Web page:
Maltapost – a rare equity success
I write this having just returned from the Maltapost AGM. Given that it was held next to the cinema, and last year’s AGM was so thoroughly enjoyable, I was tempted to take some popcorn in, sit back and enjoy the show. Fearing I might be set upon by hungry shareholders mistaking me for a waiter, I decided against it (with good reason – I later noticed the Twinings tea box being raided and its contents surreptitiously exported out of the premises).
Unfortunately, this year chairman Joe Said was in a very conciliatory mood on the issue that seems to act as a lightning rod for true patriots – language. This year printed Maltese versions of the chairman’s address were available, and the Q&As were in Maltese. As a result we had none of the spectacular pyrotechnics of last year, and Malta remained an independent state (albeit with elements of subservience to our new European overlords).
What also remained the same was the level of profit – fair enough for what is essentially a cash cow. There is something endearing about a business which is easy to understand, being managed in a straightforward manner, paying a reasonable dividend. The rating has crept up to 15x, which appears well up with events – but chartists will say there is little sign of weakening, despite reference to “increased competition”.
Maltapost has been a rare success on the local equity market – up 100 per cent or so in three years. It enjoys a reasonable following in the market, and its shares are relatively liquid. Other listed companies would do well to take a leaf out of its book.
• I wonder what our patriots would make of the state of play in our European Union. I note that the former economist of UBS, Klaus Wellershoff, has taken offence at the acronym PIGS, viewing it as a derogatory Anglo Saxon term. I thought it was just a simple acronym, which rolls off the tongue quite nicely. Like BRICS. Are we supposed to say Portugal, Ireland, Greece and Spain every time we mention certain European economies on the brink of disaster?
Bizarrely, he includes PIGS member Ireland within the Anglo Saxon derogatory bunch. (Should he not be referring to them as the United States of America, the United Kingdom of Great Britain, and the Republic of Ireland, if acronyms are not his cup of tea?). In any case, if we were to take the phonetic and interpret that as the literal meaning, a pig seems an appropriate term for a country which wants more than others, lives beyond its means and expects others to work harder to make good their excesses and keep the status quo.
And the status quo shall indeed be kept, one way or the other, because there is too much political capital tied up. France for one seems to treat the EU as the latest manifestation of its aggrandisement aspirations, this time by undemocratic stealth. It is all very serious, with delicate conspiratorial undertones, this European project. So serious that none of the politicians seem to have the slightest sense of humour – always a bad sign. They remind me of the robot Daleks on Dr Who, relentlessly exterminating human elements in an utterly predictable manner (therein lies hope) since they are programme-driven.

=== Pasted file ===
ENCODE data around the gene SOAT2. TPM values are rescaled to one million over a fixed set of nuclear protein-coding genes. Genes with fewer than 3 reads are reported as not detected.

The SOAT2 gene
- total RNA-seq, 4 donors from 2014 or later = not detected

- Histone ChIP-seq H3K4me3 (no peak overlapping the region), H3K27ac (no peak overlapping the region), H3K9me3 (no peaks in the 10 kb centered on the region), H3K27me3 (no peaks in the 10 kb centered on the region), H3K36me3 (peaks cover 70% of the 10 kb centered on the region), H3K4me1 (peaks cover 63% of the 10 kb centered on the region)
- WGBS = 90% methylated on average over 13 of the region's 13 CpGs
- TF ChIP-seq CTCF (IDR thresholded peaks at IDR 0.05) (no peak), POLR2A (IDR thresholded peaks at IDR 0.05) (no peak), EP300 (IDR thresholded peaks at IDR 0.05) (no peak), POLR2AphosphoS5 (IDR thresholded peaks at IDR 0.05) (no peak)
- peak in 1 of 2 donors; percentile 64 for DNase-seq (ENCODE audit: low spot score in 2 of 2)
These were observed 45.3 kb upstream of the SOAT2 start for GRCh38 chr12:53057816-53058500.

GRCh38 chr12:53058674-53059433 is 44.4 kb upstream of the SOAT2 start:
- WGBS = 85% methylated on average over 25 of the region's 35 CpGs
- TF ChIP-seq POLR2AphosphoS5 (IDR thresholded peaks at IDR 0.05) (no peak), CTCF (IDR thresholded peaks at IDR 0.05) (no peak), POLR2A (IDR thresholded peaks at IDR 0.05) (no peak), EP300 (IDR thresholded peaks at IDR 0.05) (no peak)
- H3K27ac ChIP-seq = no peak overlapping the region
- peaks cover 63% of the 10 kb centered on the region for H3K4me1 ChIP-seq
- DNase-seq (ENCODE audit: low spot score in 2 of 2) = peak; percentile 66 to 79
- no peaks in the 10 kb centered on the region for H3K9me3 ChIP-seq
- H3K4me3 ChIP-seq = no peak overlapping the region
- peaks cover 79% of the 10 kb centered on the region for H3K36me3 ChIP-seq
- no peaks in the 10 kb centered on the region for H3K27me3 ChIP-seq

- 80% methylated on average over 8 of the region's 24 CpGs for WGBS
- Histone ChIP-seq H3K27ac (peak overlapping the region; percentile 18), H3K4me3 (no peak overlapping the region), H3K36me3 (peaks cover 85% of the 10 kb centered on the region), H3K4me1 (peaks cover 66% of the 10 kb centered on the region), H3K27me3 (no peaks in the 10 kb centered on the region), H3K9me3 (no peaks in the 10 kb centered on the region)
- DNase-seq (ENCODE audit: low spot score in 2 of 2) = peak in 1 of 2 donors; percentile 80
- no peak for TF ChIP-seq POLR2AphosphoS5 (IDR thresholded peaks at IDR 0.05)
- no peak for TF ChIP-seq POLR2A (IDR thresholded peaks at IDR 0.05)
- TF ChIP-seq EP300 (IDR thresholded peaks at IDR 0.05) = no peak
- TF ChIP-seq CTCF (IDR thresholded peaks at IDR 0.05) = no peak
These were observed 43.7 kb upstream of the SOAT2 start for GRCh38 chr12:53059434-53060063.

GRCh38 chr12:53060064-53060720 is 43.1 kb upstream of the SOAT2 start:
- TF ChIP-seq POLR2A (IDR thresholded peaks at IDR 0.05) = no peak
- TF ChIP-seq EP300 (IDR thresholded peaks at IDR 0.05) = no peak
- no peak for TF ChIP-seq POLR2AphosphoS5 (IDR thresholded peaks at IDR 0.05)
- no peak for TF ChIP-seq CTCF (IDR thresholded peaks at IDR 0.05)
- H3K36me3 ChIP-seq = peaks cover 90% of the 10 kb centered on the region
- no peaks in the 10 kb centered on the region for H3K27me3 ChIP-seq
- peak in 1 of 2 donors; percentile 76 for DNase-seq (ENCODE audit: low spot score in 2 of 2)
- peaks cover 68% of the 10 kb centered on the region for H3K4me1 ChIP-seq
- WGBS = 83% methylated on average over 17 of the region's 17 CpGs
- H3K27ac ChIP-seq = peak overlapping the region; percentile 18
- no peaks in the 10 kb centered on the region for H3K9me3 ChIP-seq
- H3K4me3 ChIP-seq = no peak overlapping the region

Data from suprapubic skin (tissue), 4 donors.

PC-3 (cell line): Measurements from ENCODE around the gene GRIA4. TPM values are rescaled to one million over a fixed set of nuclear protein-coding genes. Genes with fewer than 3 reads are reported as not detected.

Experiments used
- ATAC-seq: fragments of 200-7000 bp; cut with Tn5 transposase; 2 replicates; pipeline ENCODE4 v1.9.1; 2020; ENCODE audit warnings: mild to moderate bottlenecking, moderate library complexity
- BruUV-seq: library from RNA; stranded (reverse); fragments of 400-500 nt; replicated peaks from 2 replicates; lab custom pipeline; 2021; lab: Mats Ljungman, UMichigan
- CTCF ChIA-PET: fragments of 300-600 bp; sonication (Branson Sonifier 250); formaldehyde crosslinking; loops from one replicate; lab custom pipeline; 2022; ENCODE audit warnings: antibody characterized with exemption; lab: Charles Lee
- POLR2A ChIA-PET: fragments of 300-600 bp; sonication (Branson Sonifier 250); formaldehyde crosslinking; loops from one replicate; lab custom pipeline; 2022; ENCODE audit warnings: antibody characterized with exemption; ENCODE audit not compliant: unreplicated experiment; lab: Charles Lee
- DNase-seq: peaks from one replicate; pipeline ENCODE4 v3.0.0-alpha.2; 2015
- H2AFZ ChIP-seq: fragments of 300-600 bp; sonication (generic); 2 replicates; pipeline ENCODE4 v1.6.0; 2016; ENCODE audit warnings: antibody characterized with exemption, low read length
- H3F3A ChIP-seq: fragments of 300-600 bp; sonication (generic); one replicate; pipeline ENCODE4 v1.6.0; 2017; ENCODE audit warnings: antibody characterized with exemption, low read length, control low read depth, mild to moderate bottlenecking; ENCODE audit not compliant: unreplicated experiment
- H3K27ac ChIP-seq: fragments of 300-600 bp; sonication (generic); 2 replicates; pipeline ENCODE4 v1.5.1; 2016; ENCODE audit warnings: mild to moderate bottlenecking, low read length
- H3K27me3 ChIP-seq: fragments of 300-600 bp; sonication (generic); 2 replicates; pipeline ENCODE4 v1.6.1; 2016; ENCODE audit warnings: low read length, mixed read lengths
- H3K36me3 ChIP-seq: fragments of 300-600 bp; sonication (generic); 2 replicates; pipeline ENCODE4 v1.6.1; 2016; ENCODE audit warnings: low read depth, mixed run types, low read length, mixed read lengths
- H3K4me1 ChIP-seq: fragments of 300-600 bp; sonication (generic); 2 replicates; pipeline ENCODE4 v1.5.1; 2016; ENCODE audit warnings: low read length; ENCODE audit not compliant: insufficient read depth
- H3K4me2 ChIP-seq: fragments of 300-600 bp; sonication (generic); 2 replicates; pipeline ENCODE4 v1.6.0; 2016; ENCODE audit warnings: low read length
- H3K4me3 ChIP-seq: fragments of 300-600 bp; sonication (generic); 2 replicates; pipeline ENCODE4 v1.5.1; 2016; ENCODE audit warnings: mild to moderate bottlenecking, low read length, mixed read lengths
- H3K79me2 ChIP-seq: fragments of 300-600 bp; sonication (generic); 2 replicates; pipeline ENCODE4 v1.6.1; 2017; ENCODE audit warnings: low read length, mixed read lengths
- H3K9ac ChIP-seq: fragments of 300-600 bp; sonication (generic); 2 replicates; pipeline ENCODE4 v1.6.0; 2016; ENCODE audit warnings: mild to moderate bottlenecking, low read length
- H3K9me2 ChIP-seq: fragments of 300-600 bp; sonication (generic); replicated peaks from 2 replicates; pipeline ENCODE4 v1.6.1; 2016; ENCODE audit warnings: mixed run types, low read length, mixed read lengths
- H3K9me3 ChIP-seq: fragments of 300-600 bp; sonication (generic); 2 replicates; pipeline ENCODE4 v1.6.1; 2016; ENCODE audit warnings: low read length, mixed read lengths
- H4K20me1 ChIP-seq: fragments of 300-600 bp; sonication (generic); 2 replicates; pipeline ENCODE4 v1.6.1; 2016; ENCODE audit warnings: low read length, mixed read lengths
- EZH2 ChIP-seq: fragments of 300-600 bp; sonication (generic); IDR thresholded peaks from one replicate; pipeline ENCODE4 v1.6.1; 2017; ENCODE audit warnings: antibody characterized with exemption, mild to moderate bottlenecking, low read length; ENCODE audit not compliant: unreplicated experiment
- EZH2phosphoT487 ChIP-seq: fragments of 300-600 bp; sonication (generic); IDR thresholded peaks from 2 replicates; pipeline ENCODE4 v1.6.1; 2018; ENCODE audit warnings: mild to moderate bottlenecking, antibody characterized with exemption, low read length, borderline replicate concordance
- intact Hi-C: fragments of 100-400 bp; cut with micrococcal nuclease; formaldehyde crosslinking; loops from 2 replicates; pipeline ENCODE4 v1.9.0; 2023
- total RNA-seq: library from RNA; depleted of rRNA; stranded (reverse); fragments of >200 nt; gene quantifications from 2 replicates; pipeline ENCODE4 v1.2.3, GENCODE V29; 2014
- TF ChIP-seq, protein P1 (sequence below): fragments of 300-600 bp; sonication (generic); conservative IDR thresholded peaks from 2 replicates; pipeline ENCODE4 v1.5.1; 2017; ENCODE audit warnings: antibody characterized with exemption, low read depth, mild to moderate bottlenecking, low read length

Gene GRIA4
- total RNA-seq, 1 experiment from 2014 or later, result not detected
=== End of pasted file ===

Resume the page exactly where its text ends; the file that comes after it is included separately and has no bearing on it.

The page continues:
Try, if you can, to last five minutes watching some of the sessions in the European Parliament (youtube has plenty of clips). Can you imagine grey, dull EU land springing a Boris Johnson type upon us? Admittedly they do not have much to smile about – my face would also look like a bag of tripe if I had so much to worry about.
My modest personal portfolio does not hold any bonds of the porcine variety, so I do not share the same concerns directly – if I am going to risk losing money (and the yields tell you there is a substantial risk, and I’d rather take heed of that than the howls of protests that haircuts are not a plausible option), I want a rather better potential reward, with a less thankless task of tracking and interpreting the minutiae of the latest political machinations, to the extent they are actually visible.
• Speaking of potential reward, one company worth following closely this year is AIM listed Bowleven. (AIM stocks typically carry a higher than average risk). Bowleven is an oil and gas group with onshore and offshore exploration interests in Cameroon and Gabon. (Oil exploration is of course a risky business, so this is not one for widows and orphans as they say). The company is developing a knack for encountering “hydrocarbon-bearing pay zones”. Recent evaluation of the Sapele-1 exploration well (offshore Cameroon, but shallow) indicates that all five objectives show hydrocarbons.
More than that, the well confirms the idea that hydrocarbons in the Cretaceous section extend significantly. The market is usually more interested in instant gratification, so it may not have fully grasped the significance of the latest developments. The shares have performed very well, but retain a lot of upside potential.
This article has been prepared by Martin Webster, an equity analyst at Curmi and Partners Ltd, and is the objective and independent opinion of the author. The information contained in the article is based on public information. Curmi and Partners Ltd. is a member of the Malta Stock Exchange, and is licensed by the MFSA to conduct investment services business.
Mr Webster is an equaity analyst at Curmi & Partners Ltd.